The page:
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Sunday Sessions: Writing Workshop – Creating Children’s Books
Learn how to create picture books for children.
This workshop will cover:
– How to create characters
– Different storybook styles: rhyming words, free text, repetition, refrains, alliteration, acrostic poems
– Formats and standard page extents
– Balancing text with illustrations
– Illustration styles
– Process from the initial idea to publication
To purchase a ticket go to:
You are invited to a writing workshop on Sunday 1st November
In this writing workshop, participants will be introduced to the life and works
of several writers who were known for their portrayal of ghosts. From the
unforgettable ghost of Banquo in Macbeth to
Jane Austen’s parody of the Gothic in Northanger Abbey,
we will be using spooky passages from the works of Shakespeare, Charles
Dickens, Ann Radcliffe, Jane Austen and Henry James as inspirational writing
prompts. The workshop is being held the day after Hallowe’en, so why not?
Each prompt will be introduced, with information about the author and the text,
and then participants will spend some time writing before sharing (if they want
to!) their work with others.
Even if you do not usually write in this genre, writing in other genres can
help to improve your preferred style and become a better wordsmith.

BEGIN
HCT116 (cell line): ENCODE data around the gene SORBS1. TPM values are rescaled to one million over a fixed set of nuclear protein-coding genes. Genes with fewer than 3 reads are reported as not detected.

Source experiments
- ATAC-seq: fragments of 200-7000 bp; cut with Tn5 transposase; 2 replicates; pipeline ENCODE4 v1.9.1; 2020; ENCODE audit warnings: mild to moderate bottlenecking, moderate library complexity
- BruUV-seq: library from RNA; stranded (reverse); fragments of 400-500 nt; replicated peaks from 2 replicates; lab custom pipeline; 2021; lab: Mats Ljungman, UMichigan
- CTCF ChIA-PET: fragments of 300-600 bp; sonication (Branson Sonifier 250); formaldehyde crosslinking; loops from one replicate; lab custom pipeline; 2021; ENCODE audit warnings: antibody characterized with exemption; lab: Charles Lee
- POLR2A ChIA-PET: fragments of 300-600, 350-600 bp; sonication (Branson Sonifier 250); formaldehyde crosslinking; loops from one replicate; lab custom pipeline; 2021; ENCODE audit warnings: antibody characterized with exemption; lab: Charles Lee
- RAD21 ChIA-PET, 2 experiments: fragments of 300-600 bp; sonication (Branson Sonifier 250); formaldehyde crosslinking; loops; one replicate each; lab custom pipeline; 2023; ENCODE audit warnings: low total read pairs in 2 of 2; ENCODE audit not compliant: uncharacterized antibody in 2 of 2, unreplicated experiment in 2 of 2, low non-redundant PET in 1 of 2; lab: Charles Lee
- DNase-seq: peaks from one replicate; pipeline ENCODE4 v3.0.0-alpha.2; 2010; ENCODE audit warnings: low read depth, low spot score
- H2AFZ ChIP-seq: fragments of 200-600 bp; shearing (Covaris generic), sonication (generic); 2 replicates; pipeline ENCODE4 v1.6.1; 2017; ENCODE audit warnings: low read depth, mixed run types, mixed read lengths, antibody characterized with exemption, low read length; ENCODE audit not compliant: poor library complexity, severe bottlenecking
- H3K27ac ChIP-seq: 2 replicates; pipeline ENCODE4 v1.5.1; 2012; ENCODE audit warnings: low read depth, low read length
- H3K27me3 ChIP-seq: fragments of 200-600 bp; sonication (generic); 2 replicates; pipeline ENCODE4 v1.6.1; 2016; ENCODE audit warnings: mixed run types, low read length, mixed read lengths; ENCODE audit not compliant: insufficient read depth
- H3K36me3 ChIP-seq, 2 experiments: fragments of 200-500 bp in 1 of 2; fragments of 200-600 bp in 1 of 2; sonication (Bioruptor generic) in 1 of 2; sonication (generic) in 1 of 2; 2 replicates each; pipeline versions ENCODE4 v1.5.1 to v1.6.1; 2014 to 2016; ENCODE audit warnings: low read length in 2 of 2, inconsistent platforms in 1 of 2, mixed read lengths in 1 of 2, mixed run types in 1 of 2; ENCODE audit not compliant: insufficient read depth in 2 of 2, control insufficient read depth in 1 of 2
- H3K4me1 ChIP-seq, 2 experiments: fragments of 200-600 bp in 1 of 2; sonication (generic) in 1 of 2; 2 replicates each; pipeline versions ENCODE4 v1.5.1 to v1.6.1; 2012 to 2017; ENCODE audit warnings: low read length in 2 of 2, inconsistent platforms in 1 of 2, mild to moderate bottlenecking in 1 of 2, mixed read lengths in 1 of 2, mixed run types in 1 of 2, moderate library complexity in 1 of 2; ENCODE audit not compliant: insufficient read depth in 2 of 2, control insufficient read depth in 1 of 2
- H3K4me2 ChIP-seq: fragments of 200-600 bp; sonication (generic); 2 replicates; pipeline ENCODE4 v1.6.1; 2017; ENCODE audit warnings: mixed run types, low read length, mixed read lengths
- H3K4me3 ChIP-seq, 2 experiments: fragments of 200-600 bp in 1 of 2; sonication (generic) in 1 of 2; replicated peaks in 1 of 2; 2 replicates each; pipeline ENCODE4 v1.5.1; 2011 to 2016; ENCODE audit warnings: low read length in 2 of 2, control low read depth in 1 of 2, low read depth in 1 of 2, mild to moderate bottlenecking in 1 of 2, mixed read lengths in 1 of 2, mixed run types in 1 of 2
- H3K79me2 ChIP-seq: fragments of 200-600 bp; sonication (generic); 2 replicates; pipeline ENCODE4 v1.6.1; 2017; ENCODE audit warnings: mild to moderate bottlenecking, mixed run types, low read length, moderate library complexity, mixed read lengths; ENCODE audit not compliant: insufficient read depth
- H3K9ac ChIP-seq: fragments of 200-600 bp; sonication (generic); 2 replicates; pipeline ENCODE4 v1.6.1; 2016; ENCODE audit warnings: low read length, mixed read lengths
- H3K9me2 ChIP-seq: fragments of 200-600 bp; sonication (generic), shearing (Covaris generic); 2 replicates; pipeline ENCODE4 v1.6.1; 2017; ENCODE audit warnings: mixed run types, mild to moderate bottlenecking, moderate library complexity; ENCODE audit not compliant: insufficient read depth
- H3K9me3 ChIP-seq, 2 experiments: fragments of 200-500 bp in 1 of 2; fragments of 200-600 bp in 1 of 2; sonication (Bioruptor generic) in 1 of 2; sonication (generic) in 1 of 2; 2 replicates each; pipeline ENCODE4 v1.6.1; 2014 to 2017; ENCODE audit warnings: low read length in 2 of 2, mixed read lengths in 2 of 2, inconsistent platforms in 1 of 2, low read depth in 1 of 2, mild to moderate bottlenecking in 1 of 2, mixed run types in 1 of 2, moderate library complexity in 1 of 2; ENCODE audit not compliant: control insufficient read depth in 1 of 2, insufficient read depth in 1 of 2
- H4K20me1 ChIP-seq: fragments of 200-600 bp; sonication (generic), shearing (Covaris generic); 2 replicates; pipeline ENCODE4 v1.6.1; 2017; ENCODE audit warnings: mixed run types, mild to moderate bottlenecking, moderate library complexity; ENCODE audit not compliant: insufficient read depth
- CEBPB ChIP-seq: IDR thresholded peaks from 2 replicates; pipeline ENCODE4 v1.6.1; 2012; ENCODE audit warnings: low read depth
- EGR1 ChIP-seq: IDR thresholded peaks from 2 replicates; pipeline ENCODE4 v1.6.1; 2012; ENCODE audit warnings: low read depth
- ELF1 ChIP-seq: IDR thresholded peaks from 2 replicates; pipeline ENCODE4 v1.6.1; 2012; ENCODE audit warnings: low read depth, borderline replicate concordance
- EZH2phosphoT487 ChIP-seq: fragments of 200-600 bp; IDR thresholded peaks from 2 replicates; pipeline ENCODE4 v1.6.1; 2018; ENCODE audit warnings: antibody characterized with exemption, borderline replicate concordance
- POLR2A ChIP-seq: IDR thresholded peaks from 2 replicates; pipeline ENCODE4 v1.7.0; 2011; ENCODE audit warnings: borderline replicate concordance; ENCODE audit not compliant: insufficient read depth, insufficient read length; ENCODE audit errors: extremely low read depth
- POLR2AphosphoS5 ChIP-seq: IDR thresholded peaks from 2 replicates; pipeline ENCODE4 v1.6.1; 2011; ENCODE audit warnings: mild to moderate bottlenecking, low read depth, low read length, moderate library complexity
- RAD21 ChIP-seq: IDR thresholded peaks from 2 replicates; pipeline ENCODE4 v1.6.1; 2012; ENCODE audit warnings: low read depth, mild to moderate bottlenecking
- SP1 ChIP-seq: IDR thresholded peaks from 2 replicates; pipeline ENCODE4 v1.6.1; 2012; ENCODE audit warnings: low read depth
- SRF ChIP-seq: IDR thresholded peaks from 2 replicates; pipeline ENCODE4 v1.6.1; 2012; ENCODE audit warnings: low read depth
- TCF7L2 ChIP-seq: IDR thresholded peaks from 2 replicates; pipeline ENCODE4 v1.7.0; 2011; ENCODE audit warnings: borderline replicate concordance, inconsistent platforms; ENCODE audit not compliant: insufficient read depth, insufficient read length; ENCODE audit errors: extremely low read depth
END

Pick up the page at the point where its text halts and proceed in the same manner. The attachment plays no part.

This workshop is presented by Caroline Webber. Caroline has a doctorate from
the University of Liverpool (UK) for her research on eighteenth-century
literature and editorial practices in Gaston de Blondeville by
the Gothic novelist, Ann Radcliffe. Caroline’s critical edition of Gaston de Blondeville was
published in 2020. She is currently working on a critical edition of
Radcliffe’s St Alban’s Abbey (2020) and
Radcliffe’s travel writing (2021).
To book a ticket, please go to:
The workshop is being delivered online via Zoom, but participants can also join
The greatest pleasures are the most unexpectedly simple
David Wansbrough, writer, philosopher and poet finds, “The greatest pleasures are the most unexpectedly simple” in his review of The Little Green Frog by Jack and Harry Beaumont. Available now from www.greenolivepress.com
I can still remember the radiant joy felt when reading Alain-Fournier’s Le Grand Meaulnes. It was about discovering something wonderful that was then lost, and for ever after searched for. When I recently read it again; I was disappointed. I couldn’t find something I’d treasured.
But last week I picked up a picture book belonging to my granddaughter, Ivara. I felt I already knew it. A pleasurable feeling suddenly suffused. It was as if I had found something that I didn’t know was lost, perhaps because it taps into a platonic archetype. The Little Green Frog is a children’s book, but, hey, Lev Tolstoy’s wife copied out 10,000 pages of War and Peace by hand around the phrase “the greatest truths are the most simple”.
We all know Basho’s poem about the frog who went Spash-O. It is profound but it is about detached phenomenon. This picture book is written with an insider’s knowledge.
The author, young Jack Beaumont is a boy, and his brother Harry illustrated it. It is a counting book that starts with: “On Monday the little green frog jumped onto a lily pad.” It progresses with wonderfully reassuring repetition to, “On Saturday the little green frog jumped onto six lily pads.” (I won’t tell you what happened before the final, “and started again. He knew he would make it one day.”) The whole book gives joy … The greatest pleasures are the most unexpectedly simple.